If you make too much income to qualify for Chapter 7 bankruptcy or if you know you would lose significant and valuable assets due to the liquidation process, Chapter 13 — also known as a “wage earner’s bankruptcy” — may be a better option for you. People with more assets and high income can qualify for Chapter 13 even if they don’t qualify for Chapter 7. 

Part of what sets Chapter 13 bankruptcy apart from Chapter 7 is that it has a repayment plan that the person filing for bankruptcy must complete prior to receiving a discharge. Learning more about how the repayment plan works can help you determine if Chapter 13 bankruptcy is right for you.

The repayment plan allows you to make a single monthly debt payment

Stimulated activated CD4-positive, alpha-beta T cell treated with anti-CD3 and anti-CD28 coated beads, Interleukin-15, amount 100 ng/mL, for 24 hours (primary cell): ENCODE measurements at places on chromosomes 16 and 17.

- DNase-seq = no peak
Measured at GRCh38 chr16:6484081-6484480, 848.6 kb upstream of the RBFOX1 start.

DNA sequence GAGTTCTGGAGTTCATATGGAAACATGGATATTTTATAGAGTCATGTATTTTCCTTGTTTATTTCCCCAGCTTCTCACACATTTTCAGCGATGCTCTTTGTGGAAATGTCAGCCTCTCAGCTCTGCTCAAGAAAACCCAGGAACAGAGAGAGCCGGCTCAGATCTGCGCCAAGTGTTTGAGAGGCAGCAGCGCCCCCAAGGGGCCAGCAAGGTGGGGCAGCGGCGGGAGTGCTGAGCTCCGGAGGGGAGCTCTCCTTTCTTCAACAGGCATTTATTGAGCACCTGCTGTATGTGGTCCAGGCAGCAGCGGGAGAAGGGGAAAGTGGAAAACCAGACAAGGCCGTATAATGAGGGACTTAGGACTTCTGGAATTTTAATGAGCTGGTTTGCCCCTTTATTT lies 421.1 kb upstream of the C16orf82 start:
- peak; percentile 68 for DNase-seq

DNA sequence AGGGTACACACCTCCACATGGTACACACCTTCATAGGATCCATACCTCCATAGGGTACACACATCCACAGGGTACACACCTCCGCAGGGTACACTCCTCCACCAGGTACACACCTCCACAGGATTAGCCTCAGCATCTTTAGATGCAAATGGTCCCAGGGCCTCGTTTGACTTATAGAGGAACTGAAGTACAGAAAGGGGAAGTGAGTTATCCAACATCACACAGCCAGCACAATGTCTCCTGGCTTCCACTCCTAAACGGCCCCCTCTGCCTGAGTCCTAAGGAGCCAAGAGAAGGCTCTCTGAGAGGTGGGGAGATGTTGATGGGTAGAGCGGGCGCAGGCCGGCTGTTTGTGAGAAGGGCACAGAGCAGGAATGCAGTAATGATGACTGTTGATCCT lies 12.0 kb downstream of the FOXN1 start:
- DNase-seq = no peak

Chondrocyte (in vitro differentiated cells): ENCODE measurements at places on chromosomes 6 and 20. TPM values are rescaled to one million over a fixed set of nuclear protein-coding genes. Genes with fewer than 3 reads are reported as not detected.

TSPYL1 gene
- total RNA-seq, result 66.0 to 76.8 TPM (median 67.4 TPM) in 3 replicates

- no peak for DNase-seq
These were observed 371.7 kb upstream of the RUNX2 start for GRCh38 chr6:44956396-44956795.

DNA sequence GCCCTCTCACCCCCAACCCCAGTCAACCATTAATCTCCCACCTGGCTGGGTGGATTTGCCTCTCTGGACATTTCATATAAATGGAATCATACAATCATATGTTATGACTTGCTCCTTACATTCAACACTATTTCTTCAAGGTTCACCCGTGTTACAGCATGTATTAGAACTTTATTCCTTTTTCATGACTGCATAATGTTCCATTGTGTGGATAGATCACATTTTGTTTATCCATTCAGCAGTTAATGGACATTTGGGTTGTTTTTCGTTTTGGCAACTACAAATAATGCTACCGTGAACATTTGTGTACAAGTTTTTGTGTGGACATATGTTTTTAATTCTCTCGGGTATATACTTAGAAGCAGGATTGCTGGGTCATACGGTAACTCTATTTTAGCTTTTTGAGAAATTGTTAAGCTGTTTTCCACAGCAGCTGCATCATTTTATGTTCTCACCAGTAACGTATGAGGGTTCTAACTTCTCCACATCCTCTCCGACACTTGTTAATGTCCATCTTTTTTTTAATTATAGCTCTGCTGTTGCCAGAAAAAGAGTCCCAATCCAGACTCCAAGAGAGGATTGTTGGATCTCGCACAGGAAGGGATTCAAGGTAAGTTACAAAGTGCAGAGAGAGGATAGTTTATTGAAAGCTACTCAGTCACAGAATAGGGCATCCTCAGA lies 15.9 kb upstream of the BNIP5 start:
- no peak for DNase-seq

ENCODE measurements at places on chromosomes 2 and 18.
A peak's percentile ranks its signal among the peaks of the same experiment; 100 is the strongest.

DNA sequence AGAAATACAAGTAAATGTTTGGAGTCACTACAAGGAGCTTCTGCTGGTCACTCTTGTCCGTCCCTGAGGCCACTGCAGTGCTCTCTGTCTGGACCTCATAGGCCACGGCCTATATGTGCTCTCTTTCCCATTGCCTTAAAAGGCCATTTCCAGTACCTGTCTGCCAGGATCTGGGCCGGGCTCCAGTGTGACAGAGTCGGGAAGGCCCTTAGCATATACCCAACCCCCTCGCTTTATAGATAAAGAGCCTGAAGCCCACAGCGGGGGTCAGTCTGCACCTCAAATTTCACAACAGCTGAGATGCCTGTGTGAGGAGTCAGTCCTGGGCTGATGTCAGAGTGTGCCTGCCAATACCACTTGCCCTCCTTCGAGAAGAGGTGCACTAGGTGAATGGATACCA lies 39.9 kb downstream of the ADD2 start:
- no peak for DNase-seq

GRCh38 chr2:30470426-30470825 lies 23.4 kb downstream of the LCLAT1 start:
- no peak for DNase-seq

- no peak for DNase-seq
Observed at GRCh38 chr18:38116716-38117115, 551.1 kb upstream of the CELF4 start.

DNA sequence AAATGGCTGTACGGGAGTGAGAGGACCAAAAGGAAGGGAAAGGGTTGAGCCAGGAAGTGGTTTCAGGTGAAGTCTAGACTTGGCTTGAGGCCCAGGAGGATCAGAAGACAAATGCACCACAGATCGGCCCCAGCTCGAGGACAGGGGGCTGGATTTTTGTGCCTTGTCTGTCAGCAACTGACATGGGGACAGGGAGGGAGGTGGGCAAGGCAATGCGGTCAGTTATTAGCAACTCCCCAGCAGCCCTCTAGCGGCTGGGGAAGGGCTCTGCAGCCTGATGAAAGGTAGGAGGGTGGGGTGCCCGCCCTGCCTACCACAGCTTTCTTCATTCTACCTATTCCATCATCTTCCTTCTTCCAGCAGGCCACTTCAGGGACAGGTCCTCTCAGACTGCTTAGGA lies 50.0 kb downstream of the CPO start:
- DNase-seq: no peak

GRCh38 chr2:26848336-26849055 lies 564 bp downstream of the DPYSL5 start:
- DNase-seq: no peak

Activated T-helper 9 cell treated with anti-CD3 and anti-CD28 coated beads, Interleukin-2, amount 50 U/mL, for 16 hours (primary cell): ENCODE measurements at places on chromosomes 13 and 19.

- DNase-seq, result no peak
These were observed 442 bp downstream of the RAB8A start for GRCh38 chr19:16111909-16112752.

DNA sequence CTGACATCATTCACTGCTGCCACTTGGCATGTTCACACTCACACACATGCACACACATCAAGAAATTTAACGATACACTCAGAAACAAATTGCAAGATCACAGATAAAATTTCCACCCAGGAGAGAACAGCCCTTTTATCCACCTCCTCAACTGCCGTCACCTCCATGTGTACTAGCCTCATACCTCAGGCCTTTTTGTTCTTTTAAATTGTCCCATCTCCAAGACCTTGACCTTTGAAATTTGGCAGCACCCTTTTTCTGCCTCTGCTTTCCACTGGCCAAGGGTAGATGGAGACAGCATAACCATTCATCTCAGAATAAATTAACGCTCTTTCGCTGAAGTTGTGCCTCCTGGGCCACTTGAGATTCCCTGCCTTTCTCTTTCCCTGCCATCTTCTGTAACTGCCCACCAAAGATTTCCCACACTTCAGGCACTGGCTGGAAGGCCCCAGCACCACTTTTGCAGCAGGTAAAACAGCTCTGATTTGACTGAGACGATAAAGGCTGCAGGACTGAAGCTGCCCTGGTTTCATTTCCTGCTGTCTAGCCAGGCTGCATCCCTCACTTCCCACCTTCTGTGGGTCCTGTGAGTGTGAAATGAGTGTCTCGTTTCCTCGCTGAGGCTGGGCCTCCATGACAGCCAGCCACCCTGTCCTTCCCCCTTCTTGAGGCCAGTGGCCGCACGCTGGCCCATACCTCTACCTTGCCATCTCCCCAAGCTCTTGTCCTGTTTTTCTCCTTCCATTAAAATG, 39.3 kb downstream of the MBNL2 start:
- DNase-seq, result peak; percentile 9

Chapter 13 bankruptcy usually involves the court naming a trustee who will facilitate meetings with creditors and negotiate a repayment plan. The focus for these plans will usually be any priority and secured debts you have, including tax debt and mortgages. Unsecured debts will receive lower priority and may receive less repayment as a result. 

The individual filing for bankruptcy will send funds to the courts or the trustee, possibly via direct debit from their pay. The trustee will then distribute the funds as agreed between the various creditors. The plans may last anywhere from three to five years depending on the amount of debt and other factors. In some cases, changes to the plan may become necessary if you experience a substantial change in income. 

Provided that you successfully complete the plan and make all of the necessary payments, the remaining balances on your unsecured debts may become eligible for discharge. 

Bankruptcy doesn’t have to be a scary process. The more that you learn about how things work, the easier it will be to manage your future.